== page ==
How to sort post sclerotherapy scarring ?

I had some sclerotherapy treatments and have severe scarring , and pigmentation as a result. it is over 4 months and they show no sign of abaiting . What are my options ? Can it be treated and should i go back to the therapist?

Doctor Answers 3

Post sclerotherapy staining

Post sclerotherapy staining in most cases resolves on its own and may take up to one year.  Staining may be improved by evacuating any trapped blood in the area as well as by ensuring that any feeding veins to the area are closed.  A Q switch laser can also help with the staining.  You should follow up with your treating physician or see a vein specialist.

Naples General Surgeon
5.0 out of 5 stars 5 reviews

Hyperpigmentation Post Sclerotherapy

The hyperpigmentation should be improved by now. The healing time also depends on the size of the veins treated. If your veins were the large, blue colored type (varicose veins or large reticular veins), they can sometimes take several months to disappear. There are also certain factors that result in the treated veins to remain discolored for a longer time, such as hormonal therapy (for menopause, or birth control) and sun exposure to area soon after sclerotherapy. The most effective treatment for the hyperpigmentation would be laser, if it still remains after 6 months. Hope this helps!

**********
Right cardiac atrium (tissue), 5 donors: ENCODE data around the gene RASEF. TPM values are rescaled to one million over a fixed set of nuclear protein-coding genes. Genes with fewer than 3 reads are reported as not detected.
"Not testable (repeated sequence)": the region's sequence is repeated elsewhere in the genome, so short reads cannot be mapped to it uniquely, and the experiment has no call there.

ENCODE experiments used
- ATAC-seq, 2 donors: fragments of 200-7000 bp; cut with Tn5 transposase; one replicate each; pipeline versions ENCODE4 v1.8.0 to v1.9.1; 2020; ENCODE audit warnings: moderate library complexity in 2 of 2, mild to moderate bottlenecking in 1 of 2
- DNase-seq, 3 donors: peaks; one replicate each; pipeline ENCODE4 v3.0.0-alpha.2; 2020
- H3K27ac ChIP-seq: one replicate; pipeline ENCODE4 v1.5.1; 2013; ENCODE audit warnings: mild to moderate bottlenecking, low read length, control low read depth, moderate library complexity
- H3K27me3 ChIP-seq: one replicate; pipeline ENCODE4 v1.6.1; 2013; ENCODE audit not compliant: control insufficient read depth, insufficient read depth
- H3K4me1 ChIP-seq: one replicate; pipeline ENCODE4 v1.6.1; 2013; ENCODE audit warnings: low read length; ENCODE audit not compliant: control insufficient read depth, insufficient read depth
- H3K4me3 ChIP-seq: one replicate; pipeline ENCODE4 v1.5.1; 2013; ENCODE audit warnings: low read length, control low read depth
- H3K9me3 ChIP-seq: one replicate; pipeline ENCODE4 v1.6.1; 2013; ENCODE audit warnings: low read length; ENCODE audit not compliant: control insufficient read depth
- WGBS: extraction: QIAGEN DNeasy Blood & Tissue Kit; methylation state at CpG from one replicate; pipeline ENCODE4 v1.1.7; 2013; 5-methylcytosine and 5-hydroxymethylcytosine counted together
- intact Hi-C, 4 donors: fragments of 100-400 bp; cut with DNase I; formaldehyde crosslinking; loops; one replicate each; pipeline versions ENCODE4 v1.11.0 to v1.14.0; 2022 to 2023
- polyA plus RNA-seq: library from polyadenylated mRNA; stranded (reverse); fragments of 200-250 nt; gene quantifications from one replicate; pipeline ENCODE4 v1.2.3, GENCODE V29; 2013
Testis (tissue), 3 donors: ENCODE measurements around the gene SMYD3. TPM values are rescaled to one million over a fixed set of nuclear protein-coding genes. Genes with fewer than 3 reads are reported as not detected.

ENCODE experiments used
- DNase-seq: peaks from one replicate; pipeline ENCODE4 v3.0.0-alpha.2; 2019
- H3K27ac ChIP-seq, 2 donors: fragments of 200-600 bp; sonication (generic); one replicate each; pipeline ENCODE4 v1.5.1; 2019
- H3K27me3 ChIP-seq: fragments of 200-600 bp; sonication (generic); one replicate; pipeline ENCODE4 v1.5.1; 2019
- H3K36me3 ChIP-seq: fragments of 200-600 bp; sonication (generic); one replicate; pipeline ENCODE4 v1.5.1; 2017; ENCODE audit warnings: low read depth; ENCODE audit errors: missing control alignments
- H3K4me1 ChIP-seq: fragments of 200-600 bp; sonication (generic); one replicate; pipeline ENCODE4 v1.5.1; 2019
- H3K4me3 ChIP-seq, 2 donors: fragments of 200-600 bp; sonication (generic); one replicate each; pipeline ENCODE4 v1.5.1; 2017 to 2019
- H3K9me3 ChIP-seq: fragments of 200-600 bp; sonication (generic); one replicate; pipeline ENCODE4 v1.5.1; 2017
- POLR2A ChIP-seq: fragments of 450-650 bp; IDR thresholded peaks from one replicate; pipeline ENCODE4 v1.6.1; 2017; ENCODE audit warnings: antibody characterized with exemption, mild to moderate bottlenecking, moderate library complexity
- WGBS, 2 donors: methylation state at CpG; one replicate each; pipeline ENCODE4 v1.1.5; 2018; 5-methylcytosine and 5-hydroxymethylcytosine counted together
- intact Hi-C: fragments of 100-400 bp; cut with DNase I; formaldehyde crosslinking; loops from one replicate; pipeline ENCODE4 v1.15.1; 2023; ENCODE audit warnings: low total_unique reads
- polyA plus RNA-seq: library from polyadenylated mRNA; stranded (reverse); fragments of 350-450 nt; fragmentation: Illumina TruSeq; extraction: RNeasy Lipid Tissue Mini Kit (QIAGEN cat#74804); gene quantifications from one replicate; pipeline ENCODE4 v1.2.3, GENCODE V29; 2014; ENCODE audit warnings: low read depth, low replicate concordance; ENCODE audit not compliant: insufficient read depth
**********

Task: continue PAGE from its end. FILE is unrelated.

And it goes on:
Harry Sharata, MD
Madison Dermatologic Surgeon
5.0 out of 5 stars 3 reviews

Bruising, Scarring and Hyperpigmentation Post Sclerotherapy

t is common to have bruising and swelling post sclerotherapy, but this should have resolved by now. If this hyperpigmentation persists, this can be improved with tattoo lasers and skin lightening. Please see your physician if you continue to have concerns or find a new expert. Best, Dr. Emer 

Jason Emer, MD
Los Angeles Dermatologic Surgeon
4.9 out of 5 stars 158 reviews

These answers are for educational purposes and should not be relied upon as a substitute for medical advice you may receive from your physician. If you have a medical emergency, please call 911. These answers do not constitute or initiate a patient/doctor relationship.